Celebrating Summer the Pagan Way

PaganKochThe summer solstice has historically been a time for celebration, the extended hours of daylight drawing out all the summer-smug citizens. Midsummer is a pagan holiday which occurs each year around summer solstice on June 21, and to date there are at least a couple local pagans, one of whom was willing to share his Midsummer plans and shed some light on modern paganism.Philip Koch belongs to the Asatru Folk Assembly (AFA), a Germanic neopagan organization founded in 1994 by Stephen A. McNallen. An Oregon transplant from Texas, Koch discovered the AFA three years ago after a near-death experience, which involved slicing his arm’s radial artery while moving a fish tank.

“I had a lot of time to sit and think about things and reflect on how unhappy I was with life,” said Koch, who up until then identified as an atheist.

What ultimately drove it home for Koch was the scar on his arm, starkly resembling the rune Eihwaz from the runic alphabet Futhark, which symbolizes life and death. Koch could not chalk this up to mere coincidence. “For a long time I thought to myself, extraordinary claims call for extraordinary proof. And I got my extraordinary proof.”

Pagan Folk and Folkishness
Koch was drawn to the Asatru folk for their strong sense of community through shared Germanic ancestry. One of the Assembly’s declared purposes is “the preservation of European peoples.” Essentially, the Assembly is a closed group of folkish followers with German, Danish, Norwegian, Swedish, Icelandic, and Dutch ancestry, unlike most universalist religions which are open to people of all heritages.

Asatru is focused in part on the Nordic and Germanic indigenous religions. Both Nordic and Germanic pre-Christian religions were polytheistic, believing in multiple deities or gods and goddesses. Koch considers himself a “hard polytheist,” believing the deities exist as discrete beings or entities.

Unlike others he’s seen “try to attribute [the deities] to some kind of quantum phenomena or Jungian archetypes,” Koch keeps his idea of the gods’ existence simple. “I know what I am, I know what they are; I’m a man, they are gods, and as far as I’m concerned that’s the extent of it.”

“A lot of our faith boils down to be a good person and use common sense,” Koch explained. Most of the Asatru principles center around heritage, honor, and the pursuit of knowledge. There is a strong military background within the Assembly, founder McNallen himself a Vietnam vet.

“We are very big on honor. We are very big on duty and the whole Viking thing does tend to attract a lot of people that are inclined to be that way,” said Koch.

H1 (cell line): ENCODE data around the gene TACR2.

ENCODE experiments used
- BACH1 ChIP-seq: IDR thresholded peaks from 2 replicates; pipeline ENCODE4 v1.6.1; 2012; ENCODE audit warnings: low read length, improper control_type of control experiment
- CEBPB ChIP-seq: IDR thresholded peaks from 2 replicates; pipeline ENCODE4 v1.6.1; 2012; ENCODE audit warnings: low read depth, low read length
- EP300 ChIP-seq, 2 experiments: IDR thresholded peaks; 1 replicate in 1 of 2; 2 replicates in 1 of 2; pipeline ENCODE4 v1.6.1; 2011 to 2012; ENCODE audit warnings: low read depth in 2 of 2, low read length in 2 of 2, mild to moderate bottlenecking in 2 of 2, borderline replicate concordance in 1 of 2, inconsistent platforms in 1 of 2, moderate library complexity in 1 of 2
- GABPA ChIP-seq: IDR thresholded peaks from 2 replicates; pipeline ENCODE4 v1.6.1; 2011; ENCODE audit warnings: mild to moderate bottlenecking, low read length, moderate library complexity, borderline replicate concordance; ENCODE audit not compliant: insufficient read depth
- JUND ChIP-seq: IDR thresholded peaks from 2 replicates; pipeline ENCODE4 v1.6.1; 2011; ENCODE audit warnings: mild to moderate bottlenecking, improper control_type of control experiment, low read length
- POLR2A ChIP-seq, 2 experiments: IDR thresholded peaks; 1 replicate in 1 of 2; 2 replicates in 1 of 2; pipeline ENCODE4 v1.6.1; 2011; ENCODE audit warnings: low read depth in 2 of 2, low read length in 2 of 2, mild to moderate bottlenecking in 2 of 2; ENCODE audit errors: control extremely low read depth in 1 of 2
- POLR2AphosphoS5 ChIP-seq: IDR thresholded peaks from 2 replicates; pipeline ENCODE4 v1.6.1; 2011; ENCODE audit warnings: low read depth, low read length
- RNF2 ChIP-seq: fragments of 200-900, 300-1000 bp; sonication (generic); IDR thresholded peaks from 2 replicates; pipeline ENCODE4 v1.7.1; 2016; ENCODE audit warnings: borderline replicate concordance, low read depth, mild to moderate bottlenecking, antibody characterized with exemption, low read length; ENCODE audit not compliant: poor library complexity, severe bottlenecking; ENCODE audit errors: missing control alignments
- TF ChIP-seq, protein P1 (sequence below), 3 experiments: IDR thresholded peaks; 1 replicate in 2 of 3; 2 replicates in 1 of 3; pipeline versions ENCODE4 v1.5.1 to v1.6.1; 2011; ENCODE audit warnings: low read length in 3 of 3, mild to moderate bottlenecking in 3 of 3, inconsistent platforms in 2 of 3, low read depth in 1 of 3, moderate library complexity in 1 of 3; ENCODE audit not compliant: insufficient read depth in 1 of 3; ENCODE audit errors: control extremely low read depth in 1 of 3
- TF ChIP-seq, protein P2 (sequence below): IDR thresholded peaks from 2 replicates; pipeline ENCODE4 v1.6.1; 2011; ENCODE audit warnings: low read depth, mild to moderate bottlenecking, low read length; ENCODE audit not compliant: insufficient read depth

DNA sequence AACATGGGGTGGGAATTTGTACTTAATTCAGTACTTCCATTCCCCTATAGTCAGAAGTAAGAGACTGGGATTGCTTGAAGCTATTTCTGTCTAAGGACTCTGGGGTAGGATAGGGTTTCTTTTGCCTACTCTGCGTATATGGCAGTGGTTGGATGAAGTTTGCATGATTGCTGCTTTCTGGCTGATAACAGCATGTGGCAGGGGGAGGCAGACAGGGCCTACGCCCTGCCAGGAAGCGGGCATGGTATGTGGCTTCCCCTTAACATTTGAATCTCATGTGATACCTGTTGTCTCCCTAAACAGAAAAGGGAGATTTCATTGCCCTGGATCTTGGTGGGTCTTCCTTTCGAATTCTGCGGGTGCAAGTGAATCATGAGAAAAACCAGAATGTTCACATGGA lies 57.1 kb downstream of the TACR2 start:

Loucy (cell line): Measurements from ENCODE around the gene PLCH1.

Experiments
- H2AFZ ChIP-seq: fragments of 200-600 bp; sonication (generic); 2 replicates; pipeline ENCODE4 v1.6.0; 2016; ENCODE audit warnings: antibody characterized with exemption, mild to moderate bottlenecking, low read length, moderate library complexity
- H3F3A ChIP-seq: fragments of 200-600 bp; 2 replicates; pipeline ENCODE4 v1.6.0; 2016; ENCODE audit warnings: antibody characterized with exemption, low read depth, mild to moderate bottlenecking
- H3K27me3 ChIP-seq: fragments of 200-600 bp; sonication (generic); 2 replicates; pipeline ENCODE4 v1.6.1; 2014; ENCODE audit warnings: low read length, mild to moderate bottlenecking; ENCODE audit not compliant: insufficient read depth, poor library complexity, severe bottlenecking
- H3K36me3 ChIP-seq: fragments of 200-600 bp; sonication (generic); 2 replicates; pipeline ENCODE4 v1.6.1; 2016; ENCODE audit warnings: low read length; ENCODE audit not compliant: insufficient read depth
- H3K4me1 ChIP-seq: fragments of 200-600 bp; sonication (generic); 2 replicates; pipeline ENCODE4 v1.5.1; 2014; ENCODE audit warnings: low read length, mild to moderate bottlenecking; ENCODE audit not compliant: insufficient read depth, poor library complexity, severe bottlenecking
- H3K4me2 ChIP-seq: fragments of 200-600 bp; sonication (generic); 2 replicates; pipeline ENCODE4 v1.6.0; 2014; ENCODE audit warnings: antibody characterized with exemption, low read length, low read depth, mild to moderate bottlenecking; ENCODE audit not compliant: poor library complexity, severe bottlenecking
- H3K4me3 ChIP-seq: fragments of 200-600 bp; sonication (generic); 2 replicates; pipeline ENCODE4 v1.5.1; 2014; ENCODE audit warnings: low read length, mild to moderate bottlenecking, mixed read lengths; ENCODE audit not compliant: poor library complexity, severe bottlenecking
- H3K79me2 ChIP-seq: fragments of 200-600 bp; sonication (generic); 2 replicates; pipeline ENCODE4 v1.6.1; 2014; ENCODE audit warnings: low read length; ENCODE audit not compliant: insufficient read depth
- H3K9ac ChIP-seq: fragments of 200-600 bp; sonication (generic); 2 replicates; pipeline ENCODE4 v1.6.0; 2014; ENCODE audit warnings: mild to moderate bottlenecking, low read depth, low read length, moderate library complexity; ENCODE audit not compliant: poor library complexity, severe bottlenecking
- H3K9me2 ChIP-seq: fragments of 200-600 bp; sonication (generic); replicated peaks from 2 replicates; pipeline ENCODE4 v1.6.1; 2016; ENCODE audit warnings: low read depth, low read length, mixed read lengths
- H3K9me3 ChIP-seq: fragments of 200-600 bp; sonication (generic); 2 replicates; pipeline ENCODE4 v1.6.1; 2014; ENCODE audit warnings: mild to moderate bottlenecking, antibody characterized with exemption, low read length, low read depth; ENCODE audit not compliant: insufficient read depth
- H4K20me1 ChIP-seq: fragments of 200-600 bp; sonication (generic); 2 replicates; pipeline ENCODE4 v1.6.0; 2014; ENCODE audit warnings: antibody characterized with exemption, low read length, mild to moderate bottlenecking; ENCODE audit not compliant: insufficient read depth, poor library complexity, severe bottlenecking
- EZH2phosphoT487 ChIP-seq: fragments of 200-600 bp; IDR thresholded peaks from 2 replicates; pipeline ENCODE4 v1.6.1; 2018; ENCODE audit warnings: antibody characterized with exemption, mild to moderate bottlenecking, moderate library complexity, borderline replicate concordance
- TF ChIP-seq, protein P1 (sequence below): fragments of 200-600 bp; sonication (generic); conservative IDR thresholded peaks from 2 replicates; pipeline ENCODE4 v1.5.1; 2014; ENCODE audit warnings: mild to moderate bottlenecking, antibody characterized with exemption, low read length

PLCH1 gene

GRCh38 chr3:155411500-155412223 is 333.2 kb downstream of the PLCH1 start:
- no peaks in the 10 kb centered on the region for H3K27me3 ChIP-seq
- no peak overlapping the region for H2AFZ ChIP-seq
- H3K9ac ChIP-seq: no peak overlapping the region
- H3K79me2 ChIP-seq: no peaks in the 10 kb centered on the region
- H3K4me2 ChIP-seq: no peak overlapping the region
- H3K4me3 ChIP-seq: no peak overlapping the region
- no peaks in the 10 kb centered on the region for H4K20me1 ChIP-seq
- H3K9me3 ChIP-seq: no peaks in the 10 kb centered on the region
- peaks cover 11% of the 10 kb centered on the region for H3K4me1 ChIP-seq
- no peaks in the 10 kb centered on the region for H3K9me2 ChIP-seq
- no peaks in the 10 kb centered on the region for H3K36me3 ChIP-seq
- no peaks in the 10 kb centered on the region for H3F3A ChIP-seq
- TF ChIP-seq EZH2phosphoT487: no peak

Honoring the Gods
Koch described two types of rituals, Blot and Sumbel, in honoring and connecting with the gods. During Blot, a horn of mead is passed around a circle, and all who lay hands on the horn concentrate on putting their might or “maine” or goodwill into the horn, which is poured out and refilled by a priest or priestess—called Gothi or Gythia, respectively. The Gothi or Gythia lifts up the refilled horn, presenting it to the gods, who are believed to fill the horn with their gifts of wisdom, might, etc., so the horn can then be passed around and drunk from again.

Sumbel focuses more on the folk’s ancestry and current members, consisting of three rounds of offerings through the horn. The gods are hailed in the first round, then fallen ancestors or heroes in the second. During the third and final round, a person sings a song or reads a poem, or even speaks on behalf of personal accomplishment.

Unlike Christianity, paganism—or more specifically Asatru—doesn’t look at modesty with much esteem. “If you’ve done something great, you should be proud of it,” said Koch.

Midsummer at the Hof
Koch will be celebrating Midsummer at the Assembly’s new hof in Northern California the weekend of summer solstice. Hof literally translates to “house,” and theirs acts as the folk’s holy temple. Recently purchased and converted from an old grange hall, the Assembly is expecting folk from all over the country to gather at the hof to camp and feast in celebration.

Koch described Midsummer as a celebration of “life and joy,” with the involved rituals of a lighter nature. There is talk of bringing out the Maypole—that delightful-looking activity where people move in circles, winding ribbon around a pole—though the ritual traditionally belongs to May Day, the pagan celebration of spring’s beginning.

“It’s a mix of religious activities and socializing and mundane function kinds of things,” said Koch. Leaders within the Assembly will be taking the opportunity to meet and discuss organizational matters. The Assembly was led solely by McNallen until recently, when despite good health, he stepped down and appointed three councilman in his place.

As for Koch, he sees himself stepping up within the Assembly eventually and taking on a more organizational role. Though he once considered going the Gothi route, Koch believes he can better serve the folk in the capacity of organizing events and getting people together.

Midsummer at the hof is closed and not accessible to the public. For more information on the Asatru Folk Assembly, visit them online at Home – Asatru Folk Assembly.

By Stevie Beisswanger